Lou

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Here is work-in-progress. Despite appearances the tree nails in the second photo are vertical.  The tape serves both as a guide and to stop the drill bit slipping.

 

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Once the holes were drilled I filled them directly over the tape to avoid the filler spreading over the wood surface. Below is an experiment. It worked reasonably well, but provided the hull is coated with polyurethane before filling, it's probably not necessary.  Photos of the result will have to await the return of the menagerie.

 

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Well 10 days with two hyperactive munchkins proved .... diverting.  Despite this, a little progress has been made.  'Treenails' have now been put in the wale.  I suspect it's hardly worth the effort, but anyway it's done.

 

Again I have used Tamiya tape, both as a guide and to prevent the bit slipping.

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Below are the results before a coat of polyurethane.  The treenaills can only be really seen under direct light shining on an angle.  The polyurethane will probably further obscure them - but at least they're there.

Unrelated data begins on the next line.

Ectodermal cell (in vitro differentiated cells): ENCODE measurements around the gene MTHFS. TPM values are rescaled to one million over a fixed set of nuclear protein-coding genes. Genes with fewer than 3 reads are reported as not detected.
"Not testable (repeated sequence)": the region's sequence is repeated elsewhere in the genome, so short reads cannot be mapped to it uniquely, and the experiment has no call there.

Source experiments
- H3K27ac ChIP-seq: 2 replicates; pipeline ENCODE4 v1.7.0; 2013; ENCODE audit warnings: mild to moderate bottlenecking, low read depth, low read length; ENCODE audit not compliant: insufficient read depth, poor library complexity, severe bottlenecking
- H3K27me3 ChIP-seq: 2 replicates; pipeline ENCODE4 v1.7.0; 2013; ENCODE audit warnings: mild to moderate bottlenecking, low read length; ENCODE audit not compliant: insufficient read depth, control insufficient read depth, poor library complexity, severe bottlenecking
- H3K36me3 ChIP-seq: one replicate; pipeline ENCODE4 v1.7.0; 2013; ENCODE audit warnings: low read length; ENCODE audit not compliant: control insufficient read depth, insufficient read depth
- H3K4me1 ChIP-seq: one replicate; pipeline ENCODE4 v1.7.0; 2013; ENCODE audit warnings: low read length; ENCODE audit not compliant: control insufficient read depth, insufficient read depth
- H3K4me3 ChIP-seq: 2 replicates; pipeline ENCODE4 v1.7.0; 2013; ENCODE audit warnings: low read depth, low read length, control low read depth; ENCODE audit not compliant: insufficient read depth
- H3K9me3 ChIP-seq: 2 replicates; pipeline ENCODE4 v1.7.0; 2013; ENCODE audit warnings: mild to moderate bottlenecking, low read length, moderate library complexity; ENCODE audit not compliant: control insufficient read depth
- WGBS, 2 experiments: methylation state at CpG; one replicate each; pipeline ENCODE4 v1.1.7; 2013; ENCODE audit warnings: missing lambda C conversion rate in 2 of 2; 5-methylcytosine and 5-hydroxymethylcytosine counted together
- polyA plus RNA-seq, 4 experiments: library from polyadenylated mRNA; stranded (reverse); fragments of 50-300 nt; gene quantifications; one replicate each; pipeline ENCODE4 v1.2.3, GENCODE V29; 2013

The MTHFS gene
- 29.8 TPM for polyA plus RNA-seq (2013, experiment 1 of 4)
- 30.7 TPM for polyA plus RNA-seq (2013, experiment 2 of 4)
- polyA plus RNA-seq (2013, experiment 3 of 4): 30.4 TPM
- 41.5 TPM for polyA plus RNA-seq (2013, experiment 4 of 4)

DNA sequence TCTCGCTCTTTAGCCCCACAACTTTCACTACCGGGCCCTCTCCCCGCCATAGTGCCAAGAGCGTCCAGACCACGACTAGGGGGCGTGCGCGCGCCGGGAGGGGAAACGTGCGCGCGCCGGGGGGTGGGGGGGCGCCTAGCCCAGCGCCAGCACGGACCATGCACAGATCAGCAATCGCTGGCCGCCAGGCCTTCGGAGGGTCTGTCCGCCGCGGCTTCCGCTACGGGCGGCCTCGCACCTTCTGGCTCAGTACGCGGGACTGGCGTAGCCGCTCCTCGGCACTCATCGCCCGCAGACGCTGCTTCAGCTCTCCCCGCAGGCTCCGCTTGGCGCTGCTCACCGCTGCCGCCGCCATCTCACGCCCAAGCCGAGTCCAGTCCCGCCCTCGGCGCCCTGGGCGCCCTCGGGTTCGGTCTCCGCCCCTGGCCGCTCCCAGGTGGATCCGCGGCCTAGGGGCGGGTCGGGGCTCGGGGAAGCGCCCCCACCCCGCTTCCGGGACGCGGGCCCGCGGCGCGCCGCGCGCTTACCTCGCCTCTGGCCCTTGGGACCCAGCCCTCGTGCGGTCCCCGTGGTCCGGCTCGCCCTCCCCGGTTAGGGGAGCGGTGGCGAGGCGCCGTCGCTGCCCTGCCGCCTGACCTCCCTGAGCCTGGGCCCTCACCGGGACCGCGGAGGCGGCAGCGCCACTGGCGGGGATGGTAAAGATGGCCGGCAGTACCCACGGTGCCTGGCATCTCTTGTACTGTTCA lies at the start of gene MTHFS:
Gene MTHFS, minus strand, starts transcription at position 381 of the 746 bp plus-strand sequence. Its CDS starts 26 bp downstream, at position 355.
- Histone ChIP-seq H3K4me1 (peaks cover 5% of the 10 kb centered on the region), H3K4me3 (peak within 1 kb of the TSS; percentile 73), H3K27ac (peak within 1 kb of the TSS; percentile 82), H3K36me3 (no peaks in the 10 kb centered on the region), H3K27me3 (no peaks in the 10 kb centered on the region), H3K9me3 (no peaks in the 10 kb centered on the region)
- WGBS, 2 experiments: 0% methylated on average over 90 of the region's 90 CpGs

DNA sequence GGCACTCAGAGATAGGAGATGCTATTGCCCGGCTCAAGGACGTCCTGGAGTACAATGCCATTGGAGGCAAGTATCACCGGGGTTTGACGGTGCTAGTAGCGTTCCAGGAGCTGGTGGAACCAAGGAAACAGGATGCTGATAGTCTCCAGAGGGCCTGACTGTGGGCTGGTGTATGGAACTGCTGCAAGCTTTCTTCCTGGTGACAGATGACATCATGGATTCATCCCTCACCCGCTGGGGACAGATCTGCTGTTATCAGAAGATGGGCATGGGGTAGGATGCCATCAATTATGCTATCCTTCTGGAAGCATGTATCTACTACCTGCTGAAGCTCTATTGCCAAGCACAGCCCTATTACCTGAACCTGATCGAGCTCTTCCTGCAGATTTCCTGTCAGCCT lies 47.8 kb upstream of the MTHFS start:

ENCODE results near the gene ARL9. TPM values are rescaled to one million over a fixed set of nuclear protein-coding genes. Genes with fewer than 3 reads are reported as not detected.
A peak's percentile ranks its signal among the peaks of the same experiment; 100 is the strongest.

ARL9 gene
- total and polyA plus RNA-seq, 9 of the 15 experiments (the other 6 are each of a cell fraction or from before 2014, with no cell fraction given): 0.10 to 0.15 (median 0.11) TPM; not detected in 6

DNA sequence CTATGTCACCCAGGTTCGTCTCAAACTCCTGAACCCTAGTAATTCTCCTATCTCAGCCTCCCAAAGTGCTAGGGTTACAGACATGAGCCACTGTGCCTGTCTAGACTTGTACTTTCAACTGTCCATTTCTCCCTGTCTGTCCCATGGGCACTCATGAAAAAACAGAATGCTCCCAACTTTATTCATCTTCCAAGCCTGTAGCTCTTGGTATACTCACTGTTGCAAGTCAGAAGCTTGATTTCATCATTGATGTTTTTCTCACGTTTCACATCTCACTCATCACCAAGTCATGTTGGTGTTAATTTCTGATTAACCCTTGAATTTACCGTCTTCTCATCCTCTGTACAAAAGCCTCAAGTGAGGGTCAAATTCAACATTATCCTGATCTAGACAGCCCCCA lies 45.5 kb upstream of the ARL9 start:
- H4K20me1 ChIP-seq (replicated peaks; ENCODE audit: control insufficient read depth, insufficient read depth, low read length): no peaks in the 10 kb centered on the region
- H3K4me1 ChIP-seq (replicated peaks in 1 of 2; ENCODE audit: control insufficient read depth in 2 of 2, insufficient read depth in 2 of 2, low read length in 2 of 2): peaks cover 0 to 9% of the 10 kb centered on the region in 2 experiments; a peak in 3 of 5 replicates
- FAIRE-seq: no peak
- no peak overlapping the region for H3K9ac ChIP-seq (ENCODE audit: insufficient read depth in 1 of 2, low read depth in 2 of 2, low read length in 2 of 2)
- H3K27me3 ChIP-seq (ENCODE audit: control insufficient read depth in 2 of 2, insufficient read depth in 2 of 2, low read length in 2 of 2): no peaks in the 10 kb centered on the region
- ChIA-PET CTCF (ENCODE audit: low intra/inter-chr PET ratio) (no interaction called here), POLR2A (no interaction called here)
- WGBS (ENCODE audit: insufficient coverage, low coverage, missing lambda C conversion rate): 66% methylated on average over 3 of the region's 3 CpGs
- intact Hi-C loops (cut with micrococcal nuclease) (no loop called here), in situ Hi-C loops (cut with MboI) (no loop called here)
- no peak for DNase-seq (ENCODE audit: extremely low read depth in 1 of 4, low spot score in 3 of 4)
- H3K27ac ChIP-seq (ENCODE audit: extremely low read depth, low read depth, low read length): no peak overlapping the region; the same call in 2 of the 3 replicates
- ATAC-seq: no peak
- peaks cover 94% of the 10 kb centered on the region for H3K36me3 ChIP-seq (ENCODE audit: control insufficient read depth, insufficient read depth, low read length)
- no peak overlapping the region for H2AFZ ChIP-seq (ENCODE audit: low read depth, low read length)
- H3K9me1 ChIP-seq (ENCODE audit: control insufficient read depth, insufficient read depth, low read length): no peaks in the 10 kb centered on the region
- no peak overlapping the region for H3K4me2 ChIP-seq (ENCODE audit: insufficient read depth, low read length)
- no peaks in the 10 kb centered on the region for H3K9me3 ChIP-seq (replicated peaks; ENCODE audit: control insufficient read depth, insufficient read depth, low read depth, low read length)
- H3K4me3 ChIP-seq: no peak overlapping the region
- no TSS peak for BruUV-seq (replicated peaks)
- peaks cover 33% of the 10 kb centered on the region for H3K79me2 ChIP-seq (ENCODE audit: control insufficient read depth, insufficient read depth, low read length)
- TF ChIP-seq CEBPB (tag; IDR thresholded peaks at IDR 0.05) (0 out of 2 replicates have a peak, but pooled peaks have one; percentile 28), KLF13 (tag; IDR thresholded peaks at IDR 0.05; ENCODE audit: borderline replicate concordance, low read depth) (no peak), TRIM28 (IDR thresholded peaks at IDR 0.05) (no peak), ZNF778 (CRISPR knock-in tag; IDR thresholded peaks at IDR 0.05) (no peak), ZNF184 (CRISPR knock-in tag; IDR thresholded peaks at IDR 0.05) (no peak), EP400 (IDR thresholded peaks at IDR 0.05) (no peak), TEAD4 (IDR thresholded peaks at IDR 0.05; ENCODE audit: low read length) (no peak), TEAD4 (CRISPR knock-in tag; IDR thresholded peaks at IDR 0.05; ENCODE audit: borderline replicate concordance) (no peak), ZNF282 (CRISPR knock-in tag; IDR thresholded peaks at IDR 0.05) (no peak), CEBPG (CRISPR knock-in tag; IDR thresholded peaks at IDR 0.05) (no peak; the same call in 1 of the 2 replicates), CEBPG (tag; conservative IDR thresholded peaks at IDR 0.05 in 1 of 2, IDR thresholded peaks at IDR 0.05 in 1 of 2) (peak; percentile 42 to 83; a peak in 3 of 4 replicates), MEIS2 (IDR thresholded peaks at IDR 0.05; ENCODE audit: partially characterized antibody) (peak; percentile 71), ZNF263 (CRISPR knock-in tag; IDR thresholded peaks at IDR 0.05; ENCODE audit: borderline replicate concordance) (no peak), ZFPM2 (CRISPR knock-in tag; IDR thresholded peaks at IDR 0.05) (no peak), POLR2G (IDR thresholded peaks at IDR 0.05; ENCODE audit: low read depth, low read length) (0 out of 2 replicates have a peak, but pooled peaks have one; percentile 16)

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"The treenaills can only be really seen under direct light shining on an angle.  The polyurethane will probably further obscure them - but at least they're there. "

 

Looks good to me.  Especially on a part of the ship where they are painted over, I like them that way. 

 

 

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Jim and Richard: thanks for the encouragement - it's always appreciated.

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Thanks for the very kind comment OC.

 

The treenails above the waterline are finally done after quite a few tribulations. Next is to do the painting which is usually rather nerve-wracking.

 

Here are photos of progress.  Had I done the second planking properly I would have extended the treenailing to the keel.  However, given the result of the treenailing for the wale - where it is all but invisible under the paint - it probably would have been a waste of time.